Women are not making financial gains in the boardroom, according to the latest data released from the Census Bureau. In 2012 — just like the year before, and very close to every other year in the past decade — women earned just 76.5 cents for every dollar that their male counterparts did.
The average annual salary for full-time women was $37,791, while the average full-time salary for men was $49,398.
"We are disappointed by the Census Bureau's latest economic snapshot showing that the gender wage gap remains stagnant," said Linda D. Hallman, executive director and CEO of the American Association of University Women in an interview with the Huffington Post.
She added, “Unfortunately for women and their families, it’s the same old story — another year of no improvement. It's clear that this problem is not going to fix itself — we need strategies to address it.”
In 1980, women earned just over 60 cents for every dollar men made. Over the next decade, women’s wages shot up, reaching 71.6 cents on the male dollar by 1990. Education gains, as well as sex-discrimination laws, helped facilitate the increase. Since then, progress has slowed dramatically, grinding down to stagnant.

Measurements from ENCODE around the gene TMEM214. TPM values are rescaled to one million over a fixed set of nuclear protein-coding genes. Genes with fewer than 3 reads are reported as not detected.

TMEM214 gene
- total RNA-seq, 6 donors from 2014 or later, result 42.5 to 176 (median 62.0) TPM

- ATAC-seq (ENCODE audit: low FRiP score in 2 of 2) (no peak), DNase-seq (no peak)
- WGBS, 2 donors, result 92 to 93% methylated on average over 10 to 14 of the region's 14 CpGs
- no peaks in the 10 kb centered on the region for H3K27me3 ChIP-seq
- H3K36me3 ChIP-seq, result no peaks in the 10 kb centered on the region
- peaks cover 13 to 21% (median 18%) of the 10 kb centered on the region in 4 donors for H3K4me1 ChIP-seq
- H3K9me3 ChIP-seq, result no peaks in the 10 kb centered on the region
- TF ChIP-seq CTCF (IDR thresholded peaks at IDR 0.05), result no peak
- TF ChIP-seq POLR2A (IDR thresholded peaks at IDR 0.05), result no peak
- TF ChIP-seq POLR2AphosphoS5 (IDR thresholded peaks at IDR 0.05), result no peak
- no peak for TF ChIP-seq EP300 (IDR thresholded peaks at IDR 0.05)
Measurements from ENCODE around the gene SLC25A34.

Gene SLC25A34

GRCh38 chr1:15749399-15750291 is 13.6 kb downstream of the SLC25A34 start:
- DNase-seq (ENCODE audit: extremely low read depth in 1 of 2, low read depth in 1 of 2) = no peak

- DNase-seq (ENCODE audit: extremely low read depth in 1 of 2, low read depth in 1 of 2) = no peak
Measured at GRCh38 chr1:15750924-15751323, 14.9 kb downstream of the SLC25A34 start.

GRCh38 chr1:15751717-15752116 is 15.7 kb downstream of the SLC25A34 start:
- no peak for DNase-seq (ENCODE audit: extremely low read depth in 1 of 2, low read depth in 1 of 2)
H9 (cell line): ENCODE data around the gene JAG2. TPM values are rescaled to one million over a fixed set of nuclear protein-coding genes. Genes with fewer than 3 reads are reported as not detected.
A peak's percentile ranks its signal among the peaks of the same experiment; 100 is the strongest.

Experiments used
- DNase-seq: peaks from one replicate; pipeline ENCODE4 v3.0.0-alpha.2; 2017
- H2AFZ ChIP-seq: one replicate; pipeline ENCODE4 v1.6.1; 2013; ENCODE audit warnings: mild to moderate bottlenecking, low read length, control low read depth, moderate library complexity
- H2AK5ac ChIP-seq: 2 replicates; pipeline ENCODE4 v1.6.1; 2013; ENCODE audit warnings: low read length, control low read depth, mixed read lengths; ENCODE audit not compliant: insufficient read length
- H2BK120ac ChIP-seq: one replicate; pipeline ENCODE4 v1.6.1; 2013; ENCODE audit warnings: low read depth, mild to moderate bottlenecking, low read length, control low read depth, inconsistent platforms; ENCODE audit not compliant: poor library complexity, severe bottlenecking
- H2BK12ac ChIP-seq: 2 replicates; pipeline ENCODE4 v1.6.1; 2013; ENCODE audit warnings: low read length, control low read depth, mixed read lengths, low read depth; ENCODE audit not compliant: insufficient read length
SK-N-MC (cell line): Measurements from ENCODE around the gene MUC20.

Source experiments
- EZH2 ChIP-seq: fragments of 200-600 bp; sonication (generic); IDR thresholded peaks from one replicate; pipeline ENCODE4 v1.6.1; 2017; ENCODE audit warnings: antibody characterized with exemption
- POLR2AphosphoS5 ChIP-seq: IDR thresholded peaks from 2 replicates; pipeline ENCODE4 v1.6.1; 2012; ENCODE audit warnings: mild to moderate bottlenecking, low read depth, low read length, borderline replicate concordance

Francine Blau, an economics professor at Cornell University, explained to the Wall Street Journal, “The really golden period was the 1980s, when the wage gap was consistently narrowing. Since then, progress has continued, but it has been more fitful and uneven.”
In fairness, the report does not include benefits, and the wage gap may reflect the fact that women are not pursuing degrees in high-paying fields at the same rate as men. Some women may also be less likely to negotiate for a better salary.
However, as Michael Tanner of the Cato Institute said, “There’s no doubt that some level of residual discrimination exists out there.”